Real guns don’t belong on set, a television director argued.
Visual effects are “affordable and creates an excellent facsimile of a gun being fired,” Jason Ensler wrote in an Instagram post Friday.
Ensler — who has directed episodes of “Scrubs,” “The West Wing,” “Brooklyn Nine-Nine” and “The Newsroom” — said film is “trickery anyway.”
Ensler described the “series of protocols” meant to prevent tragedies like Alec Baldwin’s fatal shooting of a cinematographer on the set of “Rust.”
“Once a gun is on set, the director, AD, actors, prop person plus an armorer (if the prop person isn’t a licensed armorer) gather for a safety meeting and gun check. The barrel is shown to everyone, either to confirm it is empty, or to show that blank loads are being used. There is absolutely no reason anyone should ever use a live round or a full blank load, which is why we use 1/4 and 1/2 loads,” he wrote.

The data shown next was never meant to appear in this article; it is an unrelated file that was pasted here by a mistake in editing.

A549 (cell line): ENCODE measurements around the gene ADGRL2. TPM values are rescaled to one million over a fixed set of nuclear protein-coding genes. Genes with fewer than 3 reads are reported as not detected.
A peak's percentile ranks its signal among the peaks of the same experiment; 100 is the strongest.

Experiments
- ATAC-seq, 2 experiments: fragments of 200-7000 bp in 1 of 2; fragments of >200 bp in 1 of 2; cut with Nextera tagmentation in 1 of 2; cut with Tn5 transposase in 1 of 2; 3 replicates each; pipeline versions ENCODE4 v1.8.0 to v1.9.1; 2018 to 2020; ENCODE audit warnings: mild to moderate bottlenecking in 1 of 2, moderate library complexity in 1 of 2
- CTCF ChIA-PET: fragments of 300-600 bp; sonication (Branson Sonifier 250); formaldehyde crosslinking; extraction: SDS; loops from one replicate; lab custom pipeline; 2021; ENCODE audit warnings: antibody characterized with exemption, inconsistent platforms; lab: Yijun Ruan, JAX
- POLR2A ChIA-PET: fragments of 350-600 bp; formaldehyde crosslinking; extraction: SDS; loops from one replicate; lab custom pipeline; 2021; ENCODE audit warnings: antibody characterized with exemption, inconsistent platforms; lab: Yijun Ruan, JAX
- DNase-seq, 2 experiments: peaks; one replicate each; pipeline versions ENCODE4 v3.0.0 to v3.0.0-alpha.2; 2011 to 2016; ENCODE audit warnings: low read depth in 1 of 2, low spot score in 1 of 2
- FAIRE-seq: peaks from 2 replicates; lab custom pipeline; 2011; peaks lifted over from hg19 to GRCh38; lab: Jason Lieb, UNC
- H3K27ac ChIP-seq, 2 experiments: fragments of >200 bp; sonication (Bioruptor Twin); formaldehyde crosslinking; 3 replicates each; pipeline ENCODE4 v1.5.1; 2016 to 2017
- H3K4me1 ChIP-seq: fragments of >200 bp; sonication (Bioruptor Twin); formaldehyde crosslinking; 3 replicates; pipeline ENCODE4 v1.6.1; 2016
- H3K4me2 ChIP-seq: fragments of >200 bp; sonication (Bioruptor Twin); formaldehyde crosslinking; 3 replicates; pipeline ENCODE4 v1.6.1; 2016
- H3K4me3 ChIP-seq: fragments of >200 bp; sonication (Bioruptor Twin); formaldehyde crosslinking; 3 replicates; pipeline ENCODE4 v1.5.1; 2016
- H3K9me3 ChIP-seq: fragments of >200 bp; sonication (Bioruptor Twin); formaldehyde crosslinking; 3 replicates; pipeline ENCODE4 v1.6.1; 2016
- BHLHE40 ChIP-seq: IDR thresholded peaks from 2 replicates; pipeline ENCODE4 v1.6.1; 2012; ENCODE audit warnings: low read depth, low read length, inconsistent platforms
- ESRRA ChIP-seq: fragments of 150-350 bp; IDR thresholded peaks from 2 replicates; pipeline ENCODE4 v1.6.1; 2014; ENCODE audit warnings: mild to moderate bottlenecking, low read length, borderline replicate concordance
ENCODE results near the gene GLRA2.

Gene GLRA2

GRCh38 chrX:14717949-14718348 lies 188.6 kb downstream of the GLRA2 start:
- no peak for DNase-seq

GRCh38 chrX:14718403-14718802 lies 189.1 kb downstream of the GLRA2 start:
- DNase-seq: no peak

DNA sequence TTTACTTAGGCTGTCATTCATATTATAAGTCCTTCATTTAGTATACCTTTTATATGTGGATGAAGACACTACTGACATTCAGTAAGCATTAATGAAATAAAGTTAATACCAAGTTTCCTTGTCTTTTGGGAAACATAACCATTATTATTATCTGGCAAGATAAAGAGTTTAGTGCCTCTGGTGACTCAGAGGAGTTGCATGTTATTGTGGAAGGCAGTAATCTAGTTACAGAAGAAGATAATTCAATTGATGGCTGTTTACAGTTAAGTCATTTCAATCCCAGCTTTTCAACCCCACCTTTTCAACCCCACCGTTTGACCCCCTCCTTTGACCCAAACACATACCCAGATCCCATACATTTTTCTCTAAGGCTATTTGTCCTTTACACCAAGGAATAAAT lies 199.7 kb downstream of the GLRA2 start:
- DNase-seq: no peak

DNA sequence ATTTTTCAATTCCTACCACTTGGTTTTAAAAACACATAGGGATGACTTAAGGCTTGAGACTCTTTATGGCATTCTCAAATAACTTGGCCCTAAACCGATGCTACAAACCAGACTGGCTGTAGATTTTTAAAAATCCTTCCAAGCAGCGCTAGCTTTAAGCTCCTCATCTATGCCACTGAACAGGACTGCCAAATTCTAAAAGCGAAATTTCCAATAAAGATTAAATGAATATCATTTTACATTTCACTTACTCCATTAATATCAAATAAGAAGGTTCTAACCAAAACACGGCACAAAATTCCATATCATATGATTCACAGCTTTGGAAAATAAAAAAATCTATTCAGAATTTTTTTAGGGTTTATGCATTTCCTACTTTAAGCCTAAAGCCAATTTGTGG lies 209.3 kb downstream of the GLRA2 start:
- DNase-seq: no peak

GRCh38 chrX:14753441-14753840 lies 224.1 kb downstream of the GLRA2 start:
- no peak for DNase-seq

“If the gun is being fired towards a person or camera, the priority is to protect anyone on that axis. In the case of another actor, that actor is placed at a safe distance and out of range by using lenses, geography and composition to eliminate the possibility for error or injury,” he wrote.
Ensler also explained the usual procedure for when a blank-loaded gun was to be discharged in the direction of a camera.
“In the case of anyone behind the camera, a piece of Lexan is placed between the gun and the camera. Lexan is 500x stronger than glass and 25x stronger than acrylic. It is not bulletproof but would protect you from a blank load. Especially a 1/4 or 1/2 load,” he wrote.
He added, “Just like an actor is called upon to simulate sex, pain, death, learning to fire an empty gun and make it look real should be expected and required if the story demands. Film is an illusion. it is artifice made to look like life, but it is not life. Life must take precedence over the illusion. Enough.”
Jamie-Lynn Sigler, best known for playing Meadow on firearm-filled “The Sopranos,” replied, “Thank you for this.”
Baldwin violated the number one rule of gun safety, a Hollywood weapons expert told The Post: “Loaded or unloaded, a weapon never gets pointed at another human being.”